New Lanark has a long and proud history in textile production so there can surely be few better homes for a tapestry exhibition.
The Scottish Diaspora Tapestry opened at the World Heritage Site on March 2.
And over the course of the first weekend more than 100 people viewed its 305 embroidered panels.
Those who also saw the Great Tapestry of Scotland when it visited New Lanark will not be surprised to learn that it was designed by the same man, Andrew Crummy.
As part of the diaspora’s final stop on a worldwide tour, Andrew took time out today (Tuesday) to speak to locals about the work involved.
It was a great coup for New Lanark Trust.
Andrew Cuthbertson, marketing officer, said: “We’re delighted to be hosting the diaspora at the end of its worldwide tour.
“New Lanark is the ideal venue for exhibitions of this kind, given our history here with textiles.
“Admission is free and visitors are being given a ticket which they can then use in May and June to enjoy 25 per cent off the visitor centre’s admission fee.
“We were delighted with the turnout in the first weekend – 42 people came along on the Saturday and 63 on the Sunday.
“And I’m sure we’ll be welcoming many more visitors, keen to see the intracacy of the designs.
“We were also delighted that Andrew agreed to discuss the tapestry and his work with our visitors.
“It gave people a chance to learn more about the project, as well as the many others Andrew has also been involved with.”
As its name suggests, the tapestry celebrates note-worthy Scots who have migrated all over the world and had a profound impact on the areas in which they later settled.
Bringing together stories from those communities, as well as documenting their Scottish connections, it is a heart-felt homage to the determination, courage and achievement of Scottish migrants and their descendants.
Andrew said: “Many notable Scots are depicted in the tapestry.
“They include Margaret, Maid of Norway, who was recognised as Queen of Scots following the death of her grandfather, King Alexander III, in March 1286.
“Her death in Orkney while travelling to Scotland sparked off the disputed succession which led to the Wars of Scottish Independence.
“Mary Queen of Scots is also included, as is John Muir, the father of national parks in America, and Mary Seacole, a British-Jamaican nurse who set up the British Hotel behind the lines during the Crimean War.”
Locals are being invited to contribute to a New Lanark community panel which will serve as a lasting memory of the tapestry’s visit.
Andrew added: “During the exhibition, we’re running drop-in sewing sessions.
“The public will also be able to contribute to the community panel, paying just £2 to add their own stitches to it.
“The A3 panel has been designed by Rory Martin, the brother of our exhibitions officer Helen Martin.
“It’s based on the themes of the diaspora tapestry, focusing on Robert Owen’s move from New Lanark to New Harmony in America.
“The panel will be kept by New Lanark Trust as a legacy of the exhibition.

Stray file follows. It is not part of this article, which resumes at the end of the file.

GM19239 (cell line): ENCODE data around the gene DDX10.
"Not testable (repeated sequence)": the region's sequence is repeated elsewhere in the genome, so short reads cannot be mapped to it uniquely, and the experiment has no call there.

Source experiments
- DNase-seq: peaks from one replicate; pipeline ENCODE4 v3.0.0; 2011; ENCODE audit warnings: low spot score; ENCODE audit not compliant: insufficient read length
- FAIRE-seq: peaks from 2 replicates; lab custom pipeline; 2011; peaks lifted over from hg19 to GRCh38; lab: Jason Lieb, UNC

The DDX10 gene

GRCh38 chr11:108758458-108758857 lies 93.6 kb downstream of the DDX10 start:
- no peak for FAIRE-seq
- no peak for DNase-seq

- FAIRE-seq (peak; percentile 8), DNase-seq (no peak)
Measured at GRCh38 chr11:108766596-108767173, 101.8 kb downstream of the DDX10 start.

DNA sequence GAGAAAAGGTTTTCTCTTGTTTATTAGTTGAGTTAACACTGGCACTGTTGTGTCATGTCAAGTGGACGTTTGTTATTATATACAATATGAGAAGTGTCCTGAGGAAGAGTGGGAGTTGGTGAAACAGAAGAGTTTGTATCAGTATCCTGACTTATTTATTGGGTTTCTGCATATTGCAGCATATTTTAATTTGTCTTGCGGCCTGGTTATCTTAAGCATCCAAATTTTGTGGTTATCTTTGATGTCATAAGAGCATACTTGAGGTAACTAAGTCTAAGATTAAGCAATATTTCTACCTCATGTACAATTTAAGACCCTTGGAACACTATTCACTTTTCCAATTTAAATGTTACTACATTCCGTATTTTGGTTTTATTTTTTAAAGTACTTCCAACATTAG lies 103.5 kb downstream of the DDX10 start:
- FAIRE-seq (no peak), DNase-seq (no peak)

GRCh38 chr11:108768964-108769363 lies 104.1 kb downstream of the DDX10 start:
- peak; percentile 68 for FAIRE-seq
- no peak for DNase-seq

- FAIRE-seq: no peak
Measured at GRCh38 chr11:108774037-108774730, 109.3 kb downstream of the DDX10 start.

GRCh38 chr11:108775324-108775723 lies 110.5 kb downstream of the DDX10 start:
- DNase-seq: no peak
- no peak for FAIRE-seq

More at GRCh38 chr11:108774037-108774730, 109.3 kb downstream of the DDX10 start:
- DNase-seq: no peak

“The village is very much commnuity led which is why we want locals to work on it.”
Biggar and District Embroiderers’ Guild is also staging an exhibition at New Lanark to coincide with the diaspora tapestry.
The group was formed in 1979 so it’s an exciting way for members to celebrate its 40th year. Embroideries and textiles created by members over the years are on display.
Some 27 embroidery postcards created by the Scottish branches of the Guild for the 2012 London Olympic Games are also included in the exhibition.
Members met at New Lanark recently to toast founding member Phyllis Tweedie, who received a certificate from Eveleen Garvie, chairwoman of the Scottish Embroiderers’ Guild, and a bouquet from fellow members.
Three other members with more than 35 years service also recieved flowers, presented by Biggar Guild president, Elizabeth Lyon.
She said: “We’re delighted Eveleen joined us to help celebrate this milestone.”
The first meeting of the Biggar Guild was held in the Elphinstone Hotel in September 1979; 47 women signed up to join.
The branch currently has 15 members; the oldest is 96!
New Lanark’s textile story continues
Textile production and innovation has been the continuous thread throughout New Lanark’s history.
In its early years, the village was the largest cotton manufacturer in Scotland.
Today, it continues to produce more than 60 shades of high-quality woollen yarn using historic textile machinery.
New Lanark Trust also launched the world’s first organic tartan in 2015.
Through an exciting partnership with tapestry makers, the village offers the perfect backdrop for Andrew Crummy’s latest exhibition, on show until the end of April.
The Trust is delighted to be the last stop on the Scottish Diaspora Tapestry’s worldwide tour will.
It is the fourth exhibition to open in the redeveloped Exhibition Gallery.
Visitors will be able to explore the tapestry, free of charge, until April 28.
Scottish Embroiderers’ Guild member Mary McCarron will also be running weekly drop-in sewing sessions during the exhibition’s run.
There will be sampler style projects for people to practice different techniques and stitches, with Mary being on hand to offer advice.
The public will also be able to contribute to the New Lanark community panel being created as a lasting memory of the tapestry’s visit.
Drop-in sessions will be held from 10.30am to 12.30pm and 1.30pm to 3.30pm on March 23, March 30, April 3, April 10, April 13, April 17 and April 24.
To find out more visit www.newlanark.org/visitorcentre/scottish-diaspora.shtml.